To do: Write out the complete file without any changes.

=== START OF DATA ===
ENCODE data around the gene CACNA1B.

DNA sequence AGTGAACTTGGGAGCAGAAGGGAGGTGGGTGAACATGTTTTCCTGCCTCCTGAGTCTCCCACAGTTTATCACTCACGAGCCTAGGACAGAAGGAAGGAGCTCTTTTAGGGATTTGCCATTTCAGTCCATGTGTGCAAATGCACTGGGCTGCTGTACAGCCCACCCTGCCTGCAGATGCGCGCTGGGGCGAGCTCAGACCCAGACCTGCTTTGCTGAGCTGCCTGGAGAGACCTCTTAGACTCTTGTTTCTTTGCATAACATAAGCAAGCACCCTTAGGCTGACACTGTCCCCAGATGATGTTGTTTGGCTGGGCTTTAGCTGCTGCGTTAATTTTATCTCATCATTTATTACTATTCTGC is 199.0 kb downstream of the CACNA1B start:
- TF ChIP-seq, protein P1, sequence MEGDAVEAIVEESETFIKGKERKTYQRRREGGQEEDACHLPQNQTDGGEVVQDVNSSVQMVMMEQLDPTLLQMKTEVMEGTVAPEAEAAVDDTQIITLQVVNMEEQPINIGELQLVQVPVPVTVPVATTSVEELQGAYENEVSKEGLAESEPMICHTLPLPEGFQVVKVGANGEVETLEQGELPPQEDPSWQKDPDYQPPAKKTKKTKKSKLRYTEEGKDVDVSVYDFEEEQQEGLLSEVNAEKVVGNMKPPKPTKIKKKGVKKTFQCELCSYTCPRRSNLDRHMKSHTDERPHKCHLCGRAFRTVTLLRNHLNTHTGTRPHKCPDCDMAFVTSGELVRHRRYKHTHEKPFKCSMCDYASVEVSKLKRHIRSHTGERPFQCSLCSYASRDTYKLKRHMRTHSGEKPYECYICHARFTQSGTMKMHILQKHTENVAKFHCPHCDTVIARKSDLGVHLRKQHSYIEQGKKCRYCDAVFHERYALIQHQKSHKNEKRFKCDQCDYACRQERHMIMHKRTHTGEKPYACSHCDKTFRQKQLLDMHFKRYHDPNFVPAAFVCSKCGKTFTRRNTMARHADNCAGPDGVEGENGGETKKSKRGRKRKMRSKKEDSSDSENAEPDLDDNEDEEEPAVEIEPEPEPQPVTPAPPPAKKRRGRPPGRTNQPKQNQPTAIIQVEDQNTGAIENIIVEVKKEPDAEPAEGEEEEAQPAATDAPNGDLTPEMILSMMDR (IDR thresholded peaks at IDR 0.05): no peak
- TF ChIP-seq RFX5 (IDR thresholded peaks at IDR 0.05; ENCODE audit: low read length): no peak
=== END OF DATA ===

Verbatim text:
ENCODE data around the gene CACNA1B.

DNA sequence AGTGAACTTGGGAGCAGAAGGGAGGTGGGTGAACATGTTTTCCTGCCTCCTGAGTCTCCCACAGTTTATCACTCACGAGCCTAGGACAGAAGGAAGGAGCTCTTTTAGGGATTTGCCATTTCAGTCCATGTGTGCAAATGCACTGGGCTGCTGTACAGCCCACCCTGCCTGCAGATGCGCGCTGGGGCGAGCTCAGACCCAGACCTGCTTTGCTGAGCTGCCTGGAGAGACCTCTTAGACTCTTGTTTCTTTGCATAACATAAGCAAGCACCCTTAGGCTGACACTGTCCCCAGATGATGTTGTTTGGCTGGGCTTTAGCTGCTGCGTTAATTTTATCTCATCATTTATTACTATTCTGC is 199.0 kb downstream of the CACNA1B start:
- TF ChIP-seq, protein P1, sequence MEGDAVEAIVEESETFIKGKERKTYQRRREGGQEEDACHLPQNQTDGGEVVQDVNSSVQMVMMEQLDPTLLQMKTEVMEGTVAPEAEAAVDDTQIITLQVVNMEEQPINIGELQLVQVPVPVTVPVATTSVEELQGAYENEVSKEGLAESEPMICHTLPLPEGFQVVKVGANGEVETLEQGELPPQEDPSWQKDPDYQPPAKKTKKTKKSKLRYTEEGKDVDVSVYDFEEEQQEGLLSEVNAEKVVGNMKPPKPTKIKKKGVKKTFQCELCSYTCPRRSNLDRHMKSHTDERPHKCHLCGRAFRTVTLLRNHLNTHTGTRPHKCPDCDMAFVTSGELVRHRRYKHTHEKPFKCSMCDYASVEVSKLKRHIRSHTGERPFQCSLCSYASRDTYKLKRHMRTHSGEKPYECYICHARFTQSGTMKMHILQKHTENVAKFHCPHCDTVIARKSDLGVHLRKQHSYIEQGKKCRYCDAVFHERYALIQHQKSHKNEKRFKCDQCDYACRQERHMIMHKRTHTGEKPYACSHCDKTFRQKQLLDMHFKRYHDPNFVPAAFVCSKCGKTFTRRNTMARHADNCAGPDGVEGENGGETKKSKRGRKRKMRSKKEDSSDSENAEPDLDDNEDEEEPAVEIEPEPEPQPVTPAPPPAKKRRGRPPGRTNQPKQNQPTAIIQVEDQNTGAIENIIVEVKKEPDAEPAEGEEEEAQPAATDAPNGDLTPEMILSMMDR (IDR thresholded peaks at IDR 0.05): no peak
- TF ChIP-seq RFX5 (IDR thresholded peaks at IDR 0.05; ENCODE audit: low read length): no peak